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Brief Encounters #7

Iskra was a political newspaper of Russian socialist emigrants established in December 1900 as the official organ of the Russian Social Democratic Labour Party, initially managed by Vladimir Lenin. He left the paper in 1903. Iskra’s motto was “From a spark a fire will flare up”.

Iskra 1903 was a trio created by English trombonist Paul Rutherford with guitarist Derek Bailey and bassist Barry Guy [1970 – 1973]. Reformed with violinist Philipp Wachsmann replacing Derek Bailey from 1977 to 1995.

Iskra1903As is often the case with jazz friends, crossing paths is sporadic; a beer and a chat after a gig, hanging out on the off-days at a festival, catching up on the news; or the high moments when we are lucky enough to perform together. Forty years me and Paul Rutherford knew each other, plenty of time for our comradeship to develop, to claim a share in each others lives.

Our friendship began in the fall of 1966 when I had returned to London to work for six months on an engineering contract as a draughtsman. Jumbo jets were all the rage and Lockheed, an aircraft company out of Georgia [U.S.A.], had offered me a contract too generously compensated to ignore. By lucky coincidence my friend Stuart Broomer, on his way to Portugal, had a stopover in London, time enough for a weekend of pleasure in each other’s company. Stuart was a great influence in my musical life, partnering for our first ever recording the day before my 38th birthday, the recording appropriately titled “Conversation Pieces”. [http://rantanddawdle.ca/2013/09/29/conversation-pieces-toronto-1976/]

Back then there was a plethora of pub back rooms where jazz could be heard, but it was up four flights of narrow stairs – delayed by a pint of best bitter in the tiny lobby bar – into the Little Theatre Club, hidden away from the hustle of the city in St. Martins Place, that we chose. Here we experienced a startling new form of music based entirely in improvisation, on the quick-witted dexterity of co-operative players. The home of the Spontaneous Music Ensemble [Challenge – Emanem 5029], a group conjured up from the imagination of three chums; drummer John Stevens, saxophonist Trevor Watts and Paul Rutherford. Paul’s trombone playing was full of unimaginable sounds, unorthodox techniques never before witnessed; vocalizations, circular breathing, multi-phonics, all integrated into a gutsy dixieland brawling. What a night it turned out to be, discovering that jazz was once again travelling a new path, inspired in part on concepts developed by Ornette Coleman toward the end of the previous decade. The shape of jazz to come with an English accent.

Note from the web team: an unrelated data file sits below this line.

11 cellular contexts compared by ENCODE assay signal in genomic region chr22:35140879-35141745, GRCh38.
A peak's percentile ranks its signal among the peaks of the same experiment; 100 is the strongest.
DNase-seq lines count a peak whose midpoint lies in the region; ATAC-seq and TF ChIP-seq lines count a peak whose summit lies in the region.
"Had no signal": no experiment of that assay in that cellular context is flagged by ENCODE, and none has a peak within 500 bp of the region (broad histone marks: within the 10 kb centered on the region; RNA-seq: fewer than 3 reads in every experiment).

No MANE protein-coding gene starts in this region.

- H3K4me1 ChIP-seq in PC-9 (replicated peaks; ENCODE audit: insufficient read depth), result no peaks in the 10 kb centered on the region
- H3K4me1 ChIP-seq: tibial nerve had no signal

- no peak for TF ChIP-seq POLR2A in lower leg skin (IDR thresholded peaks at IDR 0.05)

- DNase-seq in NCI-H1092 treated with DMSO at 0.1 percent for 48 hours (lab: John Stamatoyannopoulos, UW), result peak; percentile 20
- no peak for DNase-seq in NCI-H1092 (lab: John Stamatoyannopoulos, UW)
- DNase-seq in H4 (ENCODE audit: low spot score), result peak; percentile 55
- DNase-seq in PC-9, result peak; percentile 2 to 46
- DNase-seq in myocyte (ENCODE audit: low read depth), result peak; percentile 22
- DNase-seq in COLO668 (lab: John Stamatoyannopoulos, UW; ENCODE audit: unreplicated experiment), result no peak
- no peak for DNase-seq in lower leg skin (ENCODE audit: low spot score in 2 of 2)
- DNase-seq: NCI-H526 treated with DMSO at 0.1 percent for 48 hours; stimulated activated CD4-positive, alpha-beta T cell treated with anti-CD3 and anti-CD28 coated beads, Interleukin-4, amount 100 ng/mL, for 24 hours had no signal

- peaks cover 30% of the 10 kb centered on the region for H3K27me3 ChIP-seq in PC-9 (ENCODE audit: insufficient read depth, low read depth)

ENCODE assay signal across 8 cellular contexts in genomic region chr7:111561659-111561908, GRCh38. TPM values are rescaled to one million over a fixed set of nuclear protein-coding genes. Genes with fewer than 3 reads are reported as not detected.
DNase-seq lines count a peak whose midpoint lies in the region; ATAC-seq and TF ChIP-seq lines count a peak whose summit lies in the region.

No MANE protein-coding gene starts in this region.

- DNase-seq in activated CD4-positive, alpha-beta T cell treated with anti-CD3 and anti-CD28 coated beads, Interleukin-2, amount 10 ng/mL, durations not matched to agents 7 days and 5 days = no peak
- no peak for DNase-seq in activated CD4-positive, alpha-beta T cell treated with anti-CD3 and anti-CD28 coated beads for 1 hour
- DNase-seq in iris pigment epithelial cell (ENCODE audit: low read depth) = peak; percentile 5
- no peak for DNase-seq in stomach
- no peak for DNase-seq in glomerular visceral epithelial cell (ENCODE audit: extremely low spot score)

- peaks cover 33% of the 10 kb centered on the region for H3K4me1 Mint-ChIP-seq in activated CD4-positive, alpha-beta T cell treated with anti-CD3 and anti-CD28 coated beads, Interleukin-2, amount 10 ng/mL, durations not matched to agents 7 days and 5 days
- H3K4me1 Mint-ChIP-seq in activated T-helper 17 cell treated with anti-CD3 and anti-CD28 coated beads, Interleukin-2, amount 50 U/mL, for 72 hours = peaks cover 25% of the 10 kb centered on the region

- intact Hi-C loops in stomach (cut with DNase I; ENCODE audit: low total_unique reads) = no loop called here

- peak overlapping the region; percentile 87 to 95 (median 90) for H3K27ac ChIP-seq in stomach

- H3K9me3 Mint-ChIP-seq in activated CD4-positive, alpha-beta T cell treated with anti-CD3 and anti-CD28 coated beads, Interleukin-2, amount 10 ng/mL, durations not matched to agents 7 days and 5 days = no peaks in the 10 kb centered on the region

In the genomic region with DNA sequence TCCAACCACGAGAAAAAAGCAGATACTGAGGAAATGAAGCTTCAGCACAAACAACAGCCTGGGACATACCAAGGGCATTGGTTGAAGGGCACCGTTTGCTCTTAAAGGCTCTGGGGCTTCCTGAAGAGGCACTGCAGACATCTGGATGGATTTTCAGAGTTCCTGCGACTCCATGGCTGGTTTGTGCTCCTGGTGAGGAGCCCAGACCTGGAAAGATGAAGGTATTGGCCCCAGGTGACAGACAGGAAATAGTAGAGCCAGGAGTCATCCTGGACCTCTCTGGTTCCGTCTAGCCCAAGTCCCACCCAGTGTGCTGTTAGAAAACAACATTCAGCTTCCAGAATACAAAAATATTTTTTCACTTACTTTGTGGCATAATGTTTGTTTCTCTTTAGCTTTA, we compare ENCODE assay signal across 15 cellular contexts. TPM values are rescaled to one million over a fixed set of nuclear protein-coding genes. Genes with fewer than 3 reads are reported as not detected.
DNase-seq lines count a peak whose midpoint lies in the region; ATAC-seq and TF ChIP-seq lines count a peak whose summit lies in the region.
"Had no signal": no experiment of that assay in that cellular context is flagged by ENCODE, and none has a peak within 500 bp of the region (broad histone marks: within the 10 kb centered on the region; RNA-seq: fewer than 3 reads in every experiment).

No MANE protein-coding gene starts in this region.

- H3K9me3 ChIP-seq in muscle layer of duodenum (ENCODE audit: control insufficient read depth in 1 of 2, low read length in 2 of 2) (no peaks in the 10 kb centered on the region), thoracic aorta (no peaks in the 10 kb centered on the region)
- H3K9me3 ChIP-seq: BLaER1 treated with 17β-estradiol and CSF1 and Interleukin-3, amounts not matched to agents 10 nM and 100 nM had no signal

At that time [1966] I had no plans to embark on a musical career, having only played drums casually in an intermission band at a British Legion club. Hearing this music, away from the formalism of bebop, already experiencing the liberation of Ornette Coleman and Albert Ayler – the wonderful new music arriving from America, inspired me to purchase a tenor saxophone and try my luck. There were a small number of Toronto groups over the next dozen years that allowed me into their ranks, helping me along the way, but not until the formation of the New Art Music Ensemble [http://rantanddawdle.ca/2012/11/05/pick-a-number/in 1979 with David Lee (bass & cello) and David Prentice (violin & viola) did I imagine that I had achieved anything worthwhile, finding myself representing an antithetical musical form that integrated our trio into the burgeoning Canadian multi-media art scene, taking us on tours across Canada, through the Eastern United States, to England and Holland. A trio, I realise in retrospect, similar in configuration to Iskra 1903.

From patchy memory there are standouts, moments that are still savoured all these years later. 1977 comes immediately to mind, a summer evening at Alexandra Palace, dubbed the Palace of the People, its grand structure sitting on a hilltop situated between Muswell Hill and Wood Green, an event organized by the British Communist Party [CPGB].